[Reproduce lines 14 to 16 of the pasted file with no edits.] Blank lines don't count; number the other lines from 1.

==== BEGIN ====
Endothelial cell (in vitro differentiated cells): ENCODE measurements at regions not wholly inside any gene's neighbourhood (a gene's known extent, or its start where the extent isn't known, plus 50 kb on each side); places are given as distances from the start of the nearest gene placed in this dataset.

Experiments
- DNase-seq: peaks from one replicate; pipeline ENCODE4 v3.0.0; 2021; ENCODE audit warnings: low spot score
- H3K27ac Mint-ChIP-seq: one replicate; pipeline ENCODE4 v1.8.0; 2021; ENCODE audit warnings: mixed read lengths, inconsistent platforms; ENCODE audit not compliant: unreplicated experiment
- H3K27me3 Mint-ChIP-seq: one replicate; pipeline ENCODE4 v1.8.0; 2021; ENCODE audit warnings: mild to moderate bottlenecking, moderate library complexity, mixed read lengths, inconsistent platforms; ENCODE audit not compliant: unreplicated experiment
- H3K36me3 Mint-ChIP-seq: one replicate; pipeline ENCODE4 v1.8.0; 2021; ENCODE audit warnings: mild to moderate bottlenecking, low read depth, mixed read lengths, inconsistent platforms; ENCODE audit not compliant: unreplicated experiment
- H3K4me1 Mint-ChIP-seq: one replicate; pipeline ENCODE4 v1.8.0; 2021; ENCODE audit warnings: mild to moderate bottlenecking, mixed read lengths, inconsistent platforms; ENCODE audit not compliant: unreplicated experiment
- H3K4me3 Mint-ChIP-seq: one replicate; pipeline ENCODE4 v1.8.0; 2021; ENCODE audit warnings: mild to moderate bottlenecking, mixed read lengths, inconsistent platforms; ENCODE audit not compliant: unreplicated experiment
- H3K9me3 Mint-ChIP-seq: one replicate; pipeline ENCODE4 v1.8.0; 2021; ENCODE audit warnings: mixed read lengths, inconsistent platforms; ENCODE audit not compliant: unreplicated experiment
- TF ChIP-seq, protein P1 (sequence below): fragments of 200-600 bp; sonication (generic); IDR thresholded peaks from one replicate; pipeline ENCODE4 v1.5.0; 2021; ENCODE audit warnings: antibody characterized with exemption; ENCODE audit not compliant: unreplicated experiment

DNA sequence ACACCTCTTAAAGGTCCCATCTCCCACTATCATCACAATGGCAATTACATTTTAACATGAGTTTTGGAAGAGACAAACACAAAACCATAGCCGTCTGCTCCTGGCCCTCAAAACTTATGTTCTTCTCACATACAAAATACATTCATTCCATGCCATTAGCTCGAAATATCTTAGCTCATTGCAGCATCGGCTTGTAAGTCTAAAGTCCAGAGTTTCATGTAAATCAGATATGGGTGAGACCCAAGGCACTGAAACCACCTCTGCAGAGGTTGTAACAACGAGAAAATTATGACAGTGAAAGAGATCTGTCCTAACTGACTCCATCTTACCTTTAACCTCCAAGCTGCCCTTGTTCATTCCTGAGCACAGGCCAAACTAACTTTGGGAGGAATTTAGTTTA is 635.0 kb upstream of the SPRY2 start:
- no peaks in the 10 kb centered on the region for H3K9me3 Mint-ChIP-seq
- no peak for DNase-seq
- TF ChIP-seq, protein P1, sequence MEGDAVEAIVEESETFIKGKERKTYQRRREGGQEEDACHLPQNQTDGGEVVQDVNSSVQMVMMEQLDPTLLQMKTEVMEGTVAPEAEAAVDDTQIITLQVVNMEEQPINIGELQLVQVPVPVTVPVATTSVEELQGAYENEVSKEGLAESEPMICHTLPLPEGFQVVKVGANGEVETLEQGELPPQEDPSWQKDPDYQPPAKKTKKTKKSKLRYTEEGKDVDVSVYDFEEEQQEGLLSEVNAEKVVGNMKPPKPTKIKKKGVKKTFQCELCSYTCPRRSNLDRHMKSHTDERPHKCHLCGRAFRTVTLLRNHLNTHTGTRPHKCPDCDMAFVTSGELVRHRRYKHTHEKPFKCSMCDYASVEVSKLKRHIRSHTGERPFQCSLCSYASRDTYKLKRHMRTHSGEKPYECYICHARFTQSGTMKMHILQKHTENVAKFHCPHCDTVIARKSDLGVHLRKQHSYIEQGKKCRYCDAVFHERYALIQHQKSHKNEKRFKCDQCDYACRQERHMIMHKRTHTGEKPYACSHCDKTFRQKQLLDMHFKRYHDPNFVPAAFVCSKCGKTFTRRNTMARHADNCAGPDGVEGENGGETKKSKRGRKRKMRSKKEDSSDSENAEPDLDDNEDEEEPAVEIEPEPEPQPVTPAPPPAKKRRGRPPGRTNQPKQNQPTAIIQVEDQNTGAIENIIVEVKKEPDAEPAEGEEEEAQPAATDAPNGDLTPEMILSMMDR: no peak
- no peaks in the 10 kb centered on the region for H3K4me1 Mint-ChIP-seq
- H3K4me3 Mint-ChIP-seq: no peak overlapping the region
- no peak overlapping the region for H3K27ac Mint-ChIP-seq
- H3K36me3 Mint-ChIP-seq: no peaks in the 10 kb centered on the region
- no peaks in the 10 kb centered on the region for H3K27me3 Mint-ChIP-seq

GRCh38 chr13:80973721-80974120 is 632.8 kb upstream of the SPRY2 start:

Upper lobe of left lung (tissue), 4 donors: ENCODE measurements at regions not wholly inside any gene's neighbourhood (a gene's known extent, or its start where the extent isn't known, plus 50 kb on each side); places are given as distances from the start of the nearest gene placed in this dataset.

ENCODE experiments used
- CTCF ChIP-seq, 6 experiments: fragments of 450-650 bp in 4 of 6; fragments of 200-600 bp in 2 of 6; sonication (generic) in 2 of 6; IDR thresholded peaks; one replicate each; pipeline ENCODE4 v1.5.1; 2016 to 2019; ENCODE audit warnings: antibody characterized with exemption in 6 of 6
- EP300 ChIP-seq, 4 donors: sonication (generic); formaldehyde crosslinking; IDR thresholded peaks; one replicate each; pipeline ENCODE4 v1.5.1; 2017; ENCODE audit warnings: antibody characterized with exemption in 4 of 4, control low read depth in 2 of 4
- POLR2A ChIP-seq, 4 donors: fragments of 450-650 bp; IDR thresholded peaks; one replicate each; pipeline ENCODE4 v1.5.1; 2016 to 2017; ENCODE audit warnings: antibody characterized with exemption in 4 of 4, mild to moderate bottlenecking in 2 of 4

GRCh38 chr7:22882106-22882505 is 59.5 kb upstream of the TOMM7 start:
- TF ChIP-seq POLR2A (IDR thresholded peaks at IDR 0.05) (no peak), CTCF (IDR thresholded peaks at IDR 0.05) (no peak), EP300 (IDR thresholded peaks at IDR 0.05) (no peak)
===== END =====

- TF ChIP-seq, protein P1, sequence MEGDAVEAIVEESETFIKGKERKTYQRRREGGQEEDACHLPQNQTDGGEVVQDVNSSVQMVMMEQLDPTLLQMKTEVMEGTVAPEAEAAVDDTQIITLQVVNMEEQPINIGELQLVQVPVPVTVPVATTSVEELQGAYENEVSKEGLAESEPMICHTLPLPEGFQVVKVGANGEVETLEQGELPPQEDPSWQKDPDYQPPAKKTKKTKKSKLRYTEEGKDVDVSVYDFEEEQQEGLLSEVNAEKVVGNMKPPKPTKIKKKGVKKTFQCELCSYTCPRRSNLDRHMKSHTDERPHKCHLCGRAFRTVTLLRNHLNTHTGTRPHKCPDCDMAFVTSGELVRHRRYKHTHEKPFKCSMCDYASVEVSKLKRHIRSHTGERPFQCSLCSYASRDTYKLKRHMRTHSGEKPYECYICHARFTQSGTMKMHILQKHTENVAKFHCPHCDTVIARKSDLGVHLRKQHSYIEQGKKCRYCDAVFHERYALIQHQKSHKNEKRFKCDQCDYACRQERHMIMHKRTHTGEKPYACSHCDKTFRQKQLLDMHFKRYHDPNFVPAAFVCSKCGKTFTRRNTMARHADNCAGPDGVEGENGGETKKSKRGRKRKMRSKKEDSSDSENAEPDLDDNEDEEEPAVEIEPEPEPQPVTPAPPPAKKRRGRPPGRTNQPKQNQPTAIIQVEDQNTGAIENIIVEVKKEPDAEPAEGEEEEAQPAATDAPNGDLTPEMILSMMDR: no peak
- no peaks in the 10 kb centered on the region for H3K4me1 Mint-ChIP-seq
- H3K4me3 Mint-ChIP-seq: no peak overlapping the region